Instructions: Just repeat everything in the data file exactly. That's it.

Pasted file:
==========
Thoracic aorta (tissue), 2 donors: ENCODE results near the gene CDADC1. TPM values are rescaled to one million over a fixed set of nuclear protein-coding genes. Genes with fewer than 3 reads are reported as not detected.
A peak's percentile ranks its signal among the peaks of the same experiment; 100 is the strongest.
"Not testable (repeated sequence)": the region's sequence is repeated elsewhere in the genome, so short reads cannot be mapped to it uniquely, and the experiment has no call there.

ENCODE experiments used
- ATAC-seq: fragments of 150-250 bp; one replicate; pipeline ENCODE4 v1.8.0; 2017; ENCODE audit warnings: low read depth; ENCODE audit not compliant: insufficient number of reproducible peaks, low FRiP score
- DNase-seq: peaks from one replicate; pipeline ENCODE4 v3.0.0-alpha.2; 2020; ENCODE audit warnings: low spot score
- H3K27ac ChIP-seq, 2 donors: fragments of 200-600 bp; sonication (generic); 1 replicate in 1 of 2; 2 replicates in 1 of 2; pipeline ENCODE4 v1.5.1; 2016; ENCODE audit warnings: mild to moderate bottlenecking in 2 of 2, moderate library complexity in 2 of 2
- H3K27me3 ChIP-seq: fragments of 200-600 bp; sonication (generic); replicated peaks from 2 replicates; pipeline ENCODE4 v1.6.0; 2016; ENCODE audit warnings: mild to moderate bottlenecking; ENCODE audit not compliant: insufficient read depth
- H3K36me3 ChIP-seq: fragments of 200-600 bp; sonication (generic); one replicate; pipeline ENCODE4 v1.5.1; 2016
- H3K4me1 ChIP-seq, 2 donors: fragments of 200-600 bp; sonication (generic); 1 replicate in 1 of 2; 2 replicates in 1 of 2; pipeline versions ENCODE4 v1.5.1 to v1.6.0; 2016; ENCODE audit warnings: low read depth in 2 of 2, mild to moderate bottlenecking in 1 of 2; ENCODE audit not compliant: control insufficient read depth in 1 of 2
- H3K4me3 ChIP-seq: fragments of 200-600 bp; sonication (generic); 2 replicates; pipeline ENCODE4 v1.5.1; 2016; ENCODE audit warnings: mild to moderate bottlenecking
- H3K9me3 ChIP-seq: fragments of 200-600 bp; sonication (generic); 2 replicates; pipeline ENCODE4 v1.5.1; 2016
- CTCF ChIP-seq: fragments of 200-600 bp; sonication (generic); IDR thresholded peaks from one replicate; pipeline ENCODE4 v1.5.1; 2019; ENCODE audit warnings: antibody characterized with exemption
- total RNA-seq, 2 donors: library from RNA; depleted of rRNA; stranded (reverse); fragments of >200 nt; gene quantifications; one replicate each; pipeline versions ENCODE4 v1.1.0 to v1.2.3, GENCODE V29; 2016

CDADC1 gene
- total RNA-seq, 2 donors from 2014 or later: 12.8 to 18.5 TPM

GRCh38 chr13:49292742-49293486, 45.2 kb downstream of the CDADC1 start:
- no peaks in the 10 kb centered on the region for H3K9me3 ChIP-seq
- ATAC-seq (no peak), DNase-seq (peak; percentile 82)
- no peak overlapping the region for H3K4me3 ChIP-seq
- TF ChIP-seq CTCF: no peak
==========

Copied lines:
Thoracic aorta (tissue), 2 donors: ENCODE results near the gene CDADC1. TPM values are rescaled to one million over a fixed set of nuclear protein-coding genes. Genes with fewer than 3 reads are reported as not detected.
A peak's percentile ranks its signal among the peaks of the same experiment; 100 is the strongest.
"Not testable (repeated sequence)": the region's sequence is repeated elsewhere in the genome, so short reads cannot be mapped to it uniquely, and the experiment has no call there.

ENCODE experiments used
- ATAC-seq: fragments of 150-250 bp; one replicate; pipeline ENCODE4 v1.8.0; 2017; ENCODE audit warnings: low read depth; ENCODE audit not compliant: insufficient number of reproducible peaks, low FRiP score
- DNase-seq: peaks from one replicate; pipeline ENCODE4 v3.0.0-alpha.2; 2020; ENCODE audit warnings: low spot score
- H3K27ac ChIP-seq, 2 donors: fragments of 200-600 bp; sonication (generic); 1 replicate in 1 of 2; 2 replicates in 1 of 2; pipeline ENCODE4 v1.5.1; 2016; ENCODE audit warnings: mild to moderate bottlenecking in 2 of 2, moderate library complexity in 2 of 2
- H3K27me3 ChIP-seq: fragments of 200-600 bp; sonication (generic); replicated peaks from 2 replicates; pipeline ENCODE4 v1.6.0; 2016; ENCODE audit warnings: mild to moderate bottlenecking; ENCODE audit not compliant: insufficient read depth
- H3K36me3 ChIP-seq: fragments of 200-600 bp; sonication (generic); one replicate; pipeline ENCODE4 v1.5.1; 2016
- H3K4me1 ChIP-seq, 2 donors: fragments of 200-600 bp; sonication (generic); 1 replicate in 1 of 2; 2 replicates in 1 of 2; pipeline versions ENCODE4 v1.5.1 to v1.6.0; 2016; ENCODE audit warnings: low read depth in 2 of 2, mild to moderate bottlenecking in 1 of 2; ENCODE audit not compliant: control insufficient read depth in 1 of 2
- H3K4me3 ChIP-seq: fragments of 200-600 bp; sonication (generic); 2 replicates; pipeline ENCODE4 v1.5.1; 2016; ENCODE audit warnings: mild to moderate bottlenecking
- H3K9me3 ChIP-seq: fragments of 200-600 bp; sonication (generic); 2 replicates; pipeline ENCODE4 v1.5.1; 2016
- CTCF ChIP-seq: fragments of 200-600 bp; sonication (generic); IDR thresholded peaks from one replicate; pipeline ENCODE4 v1.5.1; 2019; ENCODE audit warnings: antibody characterized with exemption
- total RNA-seq, 2 donors: library from RNA; depleted of rRNA; stranded (reverse); fragments of >200 nt; gene quantifications; one replicate each; pipeline versions ENCODE4 v1.1.0 to v1.2.3, GENCODE V29; 2016

CDADC1 gene
- total RNA-seq, 2 donors from 2014 or later: 12.8 to 18.5 TPM

GRCh38 chr13:49292742-49293486, 45.2 kb downstream of the CDADC1 start:
- no peaks in the 10 kb centered on the region for H3K9me3 ChIP-seq
- ATAC-seq (no peak), DNase-seq (peak; percentile 82)
- no peak overlapping the region for H3K4me3 ChIP-seq
- TF ChIP-seq CTCF: no peak